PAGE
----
Microsoft have shared details on the new file system being developed with Windows 8. ReFS (Resilient File System) is going to be a part of Windows Server and then be part of the Windows client OS at some point in the future and includes auto-correction of data and is optimized for scale.
If your interested in the technical details take a look at Microsoft’s blog post on ReFS
In this blog post I’d like to talk about a new file system for Windows. This file system, which we call ReFS, has been designed from the ground up to meet a broad set of customer requirements, both today’s and tomorrow’s, for all the different ways that Windows is deployed.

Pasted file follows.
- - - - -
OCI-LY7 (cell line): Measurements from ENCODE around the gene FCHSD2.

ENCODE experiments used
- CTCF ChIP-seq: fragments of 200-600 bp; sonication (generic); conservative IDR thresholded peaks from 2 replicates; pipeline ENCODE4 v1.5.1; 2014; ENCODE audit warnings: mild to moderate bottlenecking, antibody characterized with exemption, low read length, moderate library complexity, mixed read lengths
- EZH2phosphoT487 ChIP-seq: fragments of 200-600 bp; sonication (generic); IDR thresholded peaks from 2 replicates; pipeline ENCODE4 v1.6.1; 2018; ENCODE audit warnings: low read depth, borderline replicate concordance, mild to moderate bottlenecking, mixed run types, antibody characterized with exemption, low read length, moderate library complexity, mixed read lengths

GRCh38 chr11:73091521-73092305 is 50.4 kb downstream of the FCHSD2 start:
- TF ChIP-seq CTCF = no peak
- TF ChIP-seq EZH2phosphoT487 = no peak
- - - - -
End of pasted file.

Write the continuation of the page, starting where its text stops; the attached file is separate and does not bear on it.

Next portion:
The key goals of ReFS are:
- Maintain a high degree of compatibility with a subset of NTFS features that are widely adopted while deprecating others that provide limited value at the cost of system complexity and footprint.
- Verify and auto-correct data. Data can get corrupted due to a number of reasons and therefore must be verified and, when possible, corrected automatically. Metadata must not be written in place to avoid the possibility of “torn writes,” which we will talk about in more detail below.
- Optimize for extreme scale. Use scalable structures for everything. Don’t assume that disk-checking algorithms, in particular, can scale to the size of the entire file system.
- Never take the file system offline. Assume that in the event of corruptions, it is advantageous to isolate the fault while allowing access to the rest of the volume. This is done while salvaging the maximum amount of data possible, all done live.
- Provide a full end-to-end resiliency architecture when used in conjunction with the Storage Spaces feature, which was co-designed and built in conjunction with ReFS.